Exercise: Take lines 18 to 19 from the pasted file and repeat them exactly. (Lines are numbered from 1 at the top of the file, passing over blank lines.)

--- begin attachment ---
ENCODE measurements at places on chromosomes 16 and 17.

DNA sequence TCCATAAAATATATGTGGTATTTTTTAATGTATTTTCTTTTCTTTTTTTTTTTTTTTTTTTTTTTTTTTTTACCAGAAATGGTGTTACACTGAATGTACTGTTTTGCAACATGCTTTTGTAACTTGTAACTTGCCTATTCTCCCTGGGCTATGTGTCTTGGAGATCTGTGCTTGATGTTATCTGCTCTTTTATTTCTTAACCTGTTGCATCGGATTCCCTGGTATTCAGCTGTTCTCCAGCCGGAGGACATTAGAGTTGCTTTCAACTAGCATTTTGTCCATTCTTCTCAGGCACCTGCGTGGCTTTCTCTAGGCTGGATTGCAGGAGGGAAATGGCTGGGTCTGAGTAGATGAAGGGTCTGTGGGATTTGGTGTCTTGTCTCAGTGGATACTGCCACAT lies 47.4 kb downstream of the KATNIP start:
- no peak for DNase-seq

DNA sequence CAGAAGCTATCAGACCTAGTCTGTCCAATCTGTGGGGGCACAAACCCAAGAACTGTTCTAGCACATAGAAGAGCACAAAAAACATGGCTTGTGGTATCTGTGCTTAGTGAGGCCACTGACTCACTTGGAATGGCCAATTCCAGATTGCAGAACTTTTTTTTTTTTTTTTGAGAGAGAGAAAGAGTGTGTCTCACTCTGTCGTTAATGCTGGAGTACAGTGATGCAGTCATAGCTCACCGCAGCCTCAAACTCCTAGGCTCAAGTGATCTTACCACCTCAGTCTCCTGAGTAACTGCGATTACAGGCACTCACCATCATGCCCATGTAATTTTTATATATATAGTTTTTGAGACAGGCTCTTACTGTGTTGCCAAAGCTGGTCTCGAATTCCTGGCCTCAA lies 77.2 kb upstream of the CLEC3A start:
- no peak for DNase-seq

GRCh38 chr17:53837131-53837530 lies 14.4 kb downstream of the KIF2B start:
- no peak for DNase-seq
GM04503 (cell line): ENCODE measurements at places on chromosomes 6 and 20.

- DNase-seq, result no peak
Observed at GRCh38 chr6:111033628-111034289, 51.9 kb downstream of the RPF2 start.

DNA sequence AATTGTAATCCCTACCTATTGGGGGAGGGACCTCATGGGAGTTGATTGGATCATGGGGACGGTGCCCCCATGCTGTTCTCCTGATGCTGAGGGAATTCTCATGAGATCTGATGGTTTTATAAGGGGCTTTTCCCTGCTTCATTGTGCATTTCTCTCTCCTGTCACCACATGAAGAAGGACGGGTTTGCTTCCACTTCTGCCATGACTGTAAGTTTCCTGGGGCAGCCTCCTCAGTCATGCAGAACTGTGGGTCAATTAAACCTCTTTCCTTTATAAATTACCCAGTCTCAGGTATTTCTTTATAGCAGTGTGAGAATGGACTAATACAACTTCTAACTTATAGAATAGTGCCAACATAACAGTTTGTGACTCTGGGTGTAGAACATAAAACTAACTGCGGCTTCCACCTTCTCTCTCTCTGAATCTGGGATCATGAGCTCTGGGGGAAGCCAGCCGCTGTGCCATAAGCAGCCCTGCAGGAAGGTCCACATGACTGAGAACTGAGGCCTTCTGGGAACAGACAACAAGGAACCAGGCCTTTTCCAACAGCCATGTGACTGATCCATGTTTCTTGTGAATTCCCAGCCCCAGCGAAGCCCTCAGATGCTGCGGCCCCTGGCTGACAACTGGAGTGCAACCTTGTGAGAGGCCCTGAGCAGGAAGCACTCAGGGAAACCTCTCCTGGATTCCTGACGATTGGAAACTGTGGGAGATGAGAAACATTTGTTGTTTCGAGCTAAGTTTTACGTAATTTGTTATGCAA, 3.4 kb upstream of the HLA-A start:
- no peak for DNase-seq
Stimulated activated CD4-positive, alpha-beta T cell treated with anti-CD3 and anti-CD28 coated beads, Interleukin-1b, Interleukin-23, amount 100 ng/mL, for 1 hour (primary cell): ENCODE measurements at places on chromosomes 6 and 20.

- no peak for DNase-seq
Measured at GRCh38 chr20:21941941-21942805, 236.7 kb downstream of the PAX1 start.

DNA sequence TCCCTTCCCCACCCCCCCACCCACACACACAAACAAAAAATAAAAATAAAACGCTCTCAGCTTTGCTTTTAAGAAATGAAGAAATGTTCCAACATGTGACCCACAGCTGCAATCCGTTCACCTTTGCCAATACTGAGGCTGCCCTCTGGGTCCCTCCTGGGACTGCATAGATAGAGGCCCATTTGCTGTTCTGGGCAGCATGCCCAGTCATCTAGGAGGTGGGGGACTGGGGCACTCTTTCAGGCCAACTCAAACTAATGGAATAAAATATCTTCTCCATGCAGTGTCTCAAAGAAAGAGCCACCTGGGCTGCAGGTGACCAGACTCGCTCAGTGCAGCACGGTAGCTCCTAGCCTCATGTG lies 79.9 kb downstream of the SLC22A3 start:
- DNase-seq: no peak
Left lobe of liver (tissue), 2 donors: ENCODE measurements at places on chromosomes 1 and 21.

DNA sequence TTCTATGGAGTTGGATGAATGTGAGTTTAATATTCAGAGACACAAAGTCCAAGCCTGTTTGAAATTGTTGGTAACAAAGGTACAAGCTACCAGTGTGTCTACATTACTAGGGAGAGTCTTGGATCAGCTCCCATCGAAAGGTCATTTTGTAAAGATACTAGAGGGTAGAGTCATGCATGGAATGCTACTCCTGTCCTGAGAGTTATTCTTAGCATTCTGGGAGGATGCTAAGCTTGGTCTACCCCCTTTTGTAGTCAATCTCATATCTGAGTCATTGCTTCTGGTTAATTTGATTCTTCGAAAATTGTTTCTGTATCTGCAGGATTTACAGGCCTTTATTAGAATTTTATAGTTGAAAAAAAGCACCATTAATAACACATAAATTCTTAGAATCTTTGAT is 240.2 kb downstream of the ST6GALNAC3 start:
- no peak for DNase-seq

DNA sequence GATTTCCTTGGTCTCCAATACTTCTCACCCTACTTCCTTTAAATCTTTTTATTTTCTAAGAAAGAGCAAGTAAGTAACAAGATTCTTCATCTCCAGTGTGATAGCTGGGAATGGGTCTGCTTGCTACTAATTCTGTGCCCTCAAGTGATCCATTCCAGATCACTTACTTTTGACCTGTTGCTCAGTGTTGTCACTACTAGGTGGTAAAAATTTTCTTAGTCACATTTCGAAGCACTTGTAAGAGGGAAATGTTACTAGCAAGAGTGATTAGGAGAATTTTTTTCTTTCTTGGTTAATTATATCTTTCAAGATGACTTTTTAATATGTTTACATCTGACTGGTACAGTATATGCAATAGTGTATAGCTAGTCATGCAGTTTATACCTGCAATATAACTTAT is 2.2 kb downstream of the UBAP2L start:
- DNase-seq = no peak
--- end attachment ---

Left lobe of liver (tissue), 2 donors: ENCODE measurements at places on chromosomes 1 and 21.

DNA sequence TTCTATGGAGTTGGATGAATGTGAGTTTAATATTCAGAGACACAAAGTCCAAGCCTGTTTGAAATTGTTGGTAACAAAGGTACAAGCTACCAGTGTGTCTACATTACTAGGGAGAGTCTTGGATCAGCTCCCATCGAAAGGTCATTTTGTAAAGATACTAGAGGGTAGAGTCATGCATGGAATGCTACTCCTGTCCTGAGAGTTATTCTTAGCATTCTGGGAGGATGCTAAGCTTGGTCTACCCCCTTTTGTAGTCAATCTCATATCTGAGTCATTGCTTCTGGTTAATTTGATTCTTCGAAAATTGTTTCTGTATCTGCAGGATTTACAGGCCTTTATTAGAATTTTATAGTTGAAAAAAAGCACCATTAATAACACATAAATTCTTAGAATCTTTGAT is 240.2 kb downstream of the ST6GALNAC3 start: